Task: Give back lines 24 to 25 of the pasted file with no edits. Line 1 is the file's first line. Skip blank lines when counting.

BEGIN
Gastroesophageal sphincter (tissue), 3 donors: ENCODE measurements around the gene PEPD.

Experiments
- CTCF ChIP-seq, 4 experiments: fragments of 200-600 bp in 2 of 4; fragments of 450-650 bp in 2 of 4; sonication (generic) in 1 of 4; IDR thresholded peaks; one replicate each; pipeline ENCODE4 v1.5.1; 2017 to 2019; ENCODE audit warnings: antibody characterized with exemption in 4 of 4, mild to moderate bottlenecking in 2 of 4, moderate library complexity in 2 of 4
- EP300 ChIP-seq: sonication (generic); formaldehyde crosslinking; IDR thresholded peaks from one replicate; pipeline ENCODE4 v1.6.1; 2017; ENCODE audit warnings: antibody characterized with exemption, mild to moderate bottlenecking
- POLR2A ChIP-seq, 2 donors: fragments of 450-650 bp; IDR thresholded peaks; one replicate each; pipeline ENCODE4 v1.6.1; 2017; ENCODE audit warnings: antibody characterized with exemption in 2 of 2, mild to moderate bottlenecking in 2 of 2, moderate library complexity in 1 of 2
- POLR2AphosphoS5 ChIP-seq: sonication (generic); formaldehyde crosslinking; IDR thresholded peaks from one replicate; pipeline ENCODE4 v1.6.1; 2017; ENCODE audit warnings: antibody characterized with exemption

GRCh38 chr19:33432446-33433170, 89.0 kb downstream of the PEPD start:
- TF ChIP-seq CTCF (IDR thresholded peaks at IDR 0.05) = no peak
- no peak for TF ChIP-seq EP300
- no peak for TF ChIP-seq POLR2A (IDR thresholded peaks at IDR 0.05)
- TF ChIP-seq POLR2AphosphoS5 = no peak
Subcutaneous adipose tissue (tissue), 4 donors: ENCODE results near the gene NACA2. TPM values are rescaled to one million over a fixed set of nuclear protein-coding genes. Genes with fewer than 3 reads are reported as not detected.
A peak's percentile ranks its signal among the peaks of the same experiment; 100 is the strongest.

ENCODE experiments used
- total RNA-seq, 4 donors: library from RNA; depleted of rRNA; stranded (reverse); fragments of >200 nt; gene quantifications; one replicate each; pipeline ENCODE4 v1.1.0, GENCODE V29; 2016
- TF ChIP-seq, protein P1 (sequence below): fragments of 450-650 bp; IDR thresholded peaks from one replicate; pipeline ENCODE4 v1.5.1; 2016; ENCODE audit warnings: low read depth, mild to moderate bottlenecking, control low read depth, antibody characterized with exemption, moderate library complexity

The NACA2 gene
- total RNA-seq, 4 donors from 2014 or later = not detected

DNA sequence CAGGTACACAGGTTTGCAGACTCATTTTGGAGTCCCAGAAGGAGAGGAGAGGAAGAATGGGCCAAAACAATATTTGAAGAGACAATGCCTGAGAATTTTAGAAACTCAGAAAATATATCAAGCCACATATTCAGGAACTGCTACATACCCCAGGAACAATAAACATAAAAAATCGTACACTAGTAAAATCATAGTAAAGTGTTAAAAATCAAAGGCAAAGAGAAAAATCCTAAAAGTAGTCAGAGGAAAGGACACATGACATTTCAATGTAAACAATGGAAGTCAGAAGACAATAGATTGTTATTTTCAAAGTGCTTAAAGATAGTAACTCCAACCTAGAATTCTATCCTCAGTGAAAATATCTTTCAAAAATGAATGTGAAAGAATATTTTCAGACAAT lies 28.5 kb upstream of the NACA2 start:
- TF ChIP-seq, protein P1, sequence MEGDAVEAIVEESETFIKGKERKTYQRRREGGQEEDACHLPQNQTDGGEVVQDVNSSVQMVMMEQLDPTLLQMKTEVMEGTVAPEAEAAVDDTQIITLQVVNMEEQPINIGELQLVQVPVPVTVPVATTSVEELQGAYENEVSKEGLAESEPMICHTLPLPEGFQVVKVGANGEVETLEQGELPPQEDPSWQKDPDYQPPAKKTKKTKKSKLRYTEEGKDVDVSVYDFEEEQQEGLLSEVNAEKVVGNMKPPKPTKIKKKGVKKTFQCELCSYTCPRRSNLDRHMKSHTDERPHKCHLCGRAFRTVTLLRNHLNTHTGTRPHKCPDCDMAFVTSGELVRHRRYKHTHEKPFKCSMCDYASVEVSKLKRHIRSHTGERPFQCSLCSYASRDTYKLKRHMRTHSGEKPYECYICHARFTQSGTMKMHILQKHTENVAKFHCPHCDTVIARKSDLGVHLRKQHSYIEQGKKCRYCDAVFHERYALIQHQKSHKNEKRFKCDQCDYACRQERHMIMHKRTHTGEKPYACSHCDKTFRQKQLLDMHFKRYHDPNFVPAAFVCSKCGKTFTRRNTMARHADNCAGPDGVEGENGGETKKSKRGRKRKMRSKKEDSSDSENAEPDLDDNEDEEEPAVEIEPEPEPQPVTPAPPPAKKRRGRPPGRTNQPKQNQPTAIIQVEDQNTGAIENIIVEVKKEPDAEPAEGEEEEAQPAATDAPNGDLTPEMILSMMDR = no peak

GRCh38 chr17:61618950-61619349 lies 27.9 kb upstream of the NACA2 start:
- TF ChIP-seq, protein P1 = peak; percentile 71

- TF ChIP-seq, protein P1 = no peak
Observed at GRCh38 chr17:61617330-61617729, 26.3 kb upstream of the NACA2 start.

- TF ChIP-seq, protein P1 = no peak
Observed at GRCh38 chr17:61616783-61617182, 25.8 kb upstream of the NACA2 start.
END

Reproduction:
Observed at GRCh38 chr17:61617330-61617729, 26.3 kb upstream of the NACA2 start.

- TF ChIP-seq, protein P1 = no peak